Valladolid (Span. pron. Val-ya-do-leeth'), a fortified city of Spain, sometime capital of the whole country, and still capital of a province of Old Castile, stands on the Pisuerga's left bank, 150 miles NW. of Madrid by rail, and 2200 feet above sea-level. The Classical cathedral (1585) was never finished; the Dominican monastery, of which Torquemada was prior, is now a house of correction, and that of the Benedictines is a barrack. The university dates from 1346. The Scots College here was long the only seminary for the education of Scottish Catholics. There are some manufactures of silk, cotton, and woollen stuffs, iron, jewellery, hats, paper, perfumery, chemicals, gloves, etc. Pop. (1877) 52,206; (1905) 69,500. Valladolid, the Pincia of Ptolemy, appears as Vallisoletum in 1072. Charles V. erected many splendid edifices here, Valladolid being then the most prosperous city in Spain, with 100,000 inhabitants. Formerly capital of Castile and Leon, it was still the usual residence of the kings of Spain. In 1560, under Philip II. (who was born here), Madrid was declared the only court; and Valladolid thenceforth declined. In 1808 it was sacked by the French. - Area of province, 2930 sq. m.; pop. 278,560.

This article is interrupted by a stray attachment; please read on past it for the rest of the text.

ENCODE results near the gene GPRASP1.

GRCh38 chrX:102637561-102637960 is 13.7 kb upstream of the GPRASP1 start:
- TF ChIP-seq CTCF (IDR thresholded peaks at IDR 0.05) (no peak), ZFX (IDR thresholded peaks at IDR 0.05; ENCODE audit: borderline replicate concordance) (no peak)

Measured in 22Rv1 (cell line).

Valladolid

Valladolid, a town of Yucatan, 90 miles ESE. of Merida. Pop. 5000. See also Morelia.